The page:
We employ a two-part test to assess the validity of an administrative agency's properly promulgated regulation. Goldberg, supra at 632. "First, we determine, using conventional tools of statutory interpretation, whether the Legislature has spoken with certainty on the topic in question, and if we conclude that the statute is unambiguous, we give effect to the Legislature's intent." Id. at 632-633. "Second, if the Legislature has not addressed directly the pertinent issue, we determine whether the agency's resolution of that issue may 'be reconciled with the governing legislation.' " Id. at 633, quoting Nuclear Metals,

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Inc. v. Low-Level Radioactive Waste Mgt. Bd., 421 Mass. 196 , 211 (1992). See Chevron, supra at 842-843 (describing two-part test used to ascertain validity of Federal agency regulation).

Thus, we consider first "whether the Legislature has spoken with certainty on" the accrual of buyback interest in G. L. c. 32, § 4 (1) (h 1/2 ). Goldberg, supra at 632-633. Our focus at this stage is on the text of the statute because its plain meaning will serve as our primary interpretive guide. See, e.g., Reading Coop. Bank v. Suffolk Constr. Co., 464 Mass. 543 , 547 (2013).

The cost to a vocational education teacher of the purchase of credit for prior work experience is defined by G. L. c. 32, § 4 (1) (h 1/2 ), as "makeup payments of an amount equal to [ten] per cent of the regular annual compensation of the member as of the member's most recent date of entry into membership in the teachers' retirement system . . . , for each year of service purchased plus buyback interest thereon." CRAB discerns in this language a clear legislative mandate that the date buyback interest begins to accrue is the member's most recent date of entry into membership in the teachers' retirement system, by undertaking a two-step interpretation of the statute. First, CRAB notes (and we agree) that the word "thereon" in G. L. c. 32, § 4 (1) (h 1/2 ), means that the buyback interest is charged on "makeup payments." Building on this observation, CRAB contends that, because the amount of a makeup payment is calculated with reference to "the member's most recent date of entry into membership in the teachers' retirement system," the Legislature must have intended also that interest begin to accrue on that same date.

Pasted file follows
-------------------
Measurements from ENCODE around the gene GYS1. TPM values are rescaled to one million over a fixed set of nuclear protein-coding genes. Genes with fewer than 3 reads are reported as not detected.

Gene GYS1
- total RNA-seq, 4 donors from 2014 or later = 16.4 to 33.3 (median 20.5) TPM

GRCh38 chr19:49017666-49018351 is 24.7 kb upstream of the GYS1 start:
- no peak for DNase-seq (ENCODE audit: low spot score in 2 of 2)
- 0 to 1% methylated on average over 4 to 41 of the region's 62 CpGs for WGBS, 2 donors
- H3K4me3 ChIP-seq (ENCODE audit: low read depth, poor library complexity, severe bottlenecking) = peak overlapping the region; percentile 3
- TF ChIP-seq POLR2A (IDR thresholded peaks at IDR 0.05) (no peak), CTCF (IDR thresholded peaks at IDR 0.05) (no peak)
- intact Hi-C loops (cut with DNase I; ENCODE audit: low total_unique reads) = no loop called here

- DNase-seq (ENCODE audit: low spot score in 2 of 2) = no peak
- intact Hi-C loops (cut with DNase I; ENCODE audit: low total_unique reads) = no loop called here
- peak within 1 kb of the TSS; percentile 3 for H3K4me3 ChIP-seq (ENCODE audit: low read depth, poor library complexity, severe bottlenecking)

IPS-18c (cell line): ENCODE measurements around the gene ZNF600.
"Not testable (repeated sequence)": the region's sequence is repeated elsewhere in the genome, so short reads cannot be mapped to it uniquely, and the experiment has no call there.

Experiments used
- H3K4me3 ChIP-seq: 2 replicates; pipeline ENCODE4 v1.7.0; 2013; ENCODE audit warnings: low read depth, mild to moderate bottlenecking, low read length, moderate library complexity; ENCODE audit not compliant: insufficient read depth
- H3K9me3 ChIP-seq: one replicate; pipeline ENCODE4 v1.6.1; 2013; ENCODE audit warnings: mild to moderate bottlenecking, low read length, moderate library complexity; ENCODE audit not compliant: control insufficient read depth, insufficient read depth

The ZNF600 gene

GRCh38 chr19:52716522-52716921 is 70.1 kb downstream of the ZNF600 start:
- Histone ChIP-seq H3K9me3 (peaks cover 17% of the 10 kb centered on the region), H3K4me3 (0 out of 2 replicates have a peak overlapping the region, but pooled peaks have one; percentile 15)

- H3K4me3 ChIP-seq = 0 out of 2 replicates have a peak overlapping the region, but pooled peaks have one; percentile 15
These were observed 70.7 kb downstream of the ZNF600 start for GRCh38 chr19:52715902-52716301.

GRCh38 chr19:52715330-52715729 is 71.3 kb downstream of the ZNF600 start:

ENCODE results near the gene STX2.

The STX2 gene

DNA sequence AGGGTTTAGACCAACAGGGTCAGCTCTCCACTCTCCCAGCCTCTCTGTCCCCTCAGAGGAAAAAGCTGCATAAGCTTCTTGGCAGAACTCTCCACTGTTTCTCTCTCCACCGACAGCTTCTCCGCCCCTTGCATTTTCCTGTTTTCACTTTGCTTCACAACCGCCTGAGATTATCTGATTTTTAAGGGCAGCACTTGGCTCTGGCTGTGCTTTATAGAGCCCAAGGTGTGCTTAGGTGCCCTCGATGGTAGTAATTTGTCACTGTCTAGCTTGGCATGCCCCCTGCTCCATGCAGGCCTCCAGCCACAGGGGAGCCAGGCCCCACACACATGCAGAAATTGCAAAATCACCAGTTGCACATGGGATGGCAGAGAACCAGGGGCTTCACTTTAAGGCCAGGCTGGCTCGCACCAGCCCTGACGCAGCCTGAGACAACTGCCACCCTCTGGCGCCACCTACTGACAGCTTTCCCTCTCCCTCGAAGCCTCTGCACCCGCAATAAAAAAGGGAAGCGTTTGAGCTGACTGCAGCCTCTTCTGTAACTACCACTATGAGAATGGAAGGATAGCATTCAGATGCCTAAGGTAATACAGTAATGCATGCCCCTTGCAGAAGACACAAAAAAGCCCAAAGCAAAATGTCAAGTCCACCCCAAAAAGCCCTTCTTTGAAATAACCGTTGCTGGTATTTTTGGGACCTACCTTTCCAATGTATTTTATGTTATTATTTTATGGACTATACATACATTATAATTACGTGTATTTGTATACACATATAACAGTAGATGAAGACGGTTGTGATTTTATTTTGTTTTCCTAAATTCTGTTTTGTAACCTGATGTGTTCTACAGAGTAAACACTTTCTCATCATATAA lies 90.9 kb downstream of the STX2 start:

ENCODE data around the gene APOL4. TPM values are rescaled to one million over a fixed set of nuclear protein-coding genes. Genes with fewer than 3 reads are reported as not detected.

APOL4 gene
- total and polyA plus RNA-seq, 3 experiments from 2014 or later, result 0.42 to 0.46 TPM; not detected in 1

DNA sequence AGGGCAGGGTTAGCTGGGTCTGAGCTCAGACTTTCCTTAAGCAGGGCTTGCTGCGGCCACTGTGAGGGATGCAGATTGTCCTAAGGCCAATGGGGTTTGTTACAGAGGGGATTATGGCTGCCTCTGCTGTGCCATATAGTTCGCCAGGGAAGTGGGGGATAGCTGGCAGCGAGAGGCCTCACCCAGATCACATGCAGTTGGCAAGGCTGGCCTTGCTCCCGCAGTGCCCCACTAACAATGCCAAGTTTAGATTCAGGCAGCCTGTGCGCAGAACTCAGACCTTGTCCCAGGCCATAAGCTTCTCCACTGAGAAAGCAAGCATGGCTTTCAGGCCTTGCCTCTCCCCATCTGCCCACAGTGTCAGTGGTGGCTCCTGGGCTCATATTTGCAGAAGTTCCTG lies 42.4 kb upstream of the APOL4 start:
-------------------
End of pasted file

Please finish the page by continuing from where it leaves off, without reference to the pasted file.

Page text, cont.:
MTRS responds that the word "makeup" implies that buyback interest is designed to compensate MTRS for the return on investment that it could have earned had the member actually contributed to the retirement system during the years of creditable service being purchased. MTRS contends that, consistent with this view, interest should begin to accrue during the period of trade service credit being purchased. We discern no clarity of intent in G. L. c. 32, § 4 (1) (h 1/2 ), on the question of buyback interest accrual, particularly when the trade service credit provision is read in connection with related statutes. Cf. Wolfe v. Gormally, 440 Mass. 699 , 704 (2004), quoting 2A N. Singer,

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Sutherland Statutory Construction § 46.05, at 154 (6th ed. 2000) ("statute must be viewed 'as a whole'; it is 'not proper to confine interpretation to the one section to be construed' "). For instance, the provision governing the purchase of credit for volunteer service in the Peace Corps provides that buyback interest must be paid "for the period of volunteer service" purchased, even though, like the trade service credit statute, it uses the member's salary on the date the member joined the MTRS to calculate the makeup payments to which interest applies. G. L. c. 32, § 4 (1) (r). [Note 10] This provision suggests that the date of interest accrual is not necessarily tied to the date used to calculate the amount of the member's makeup payment.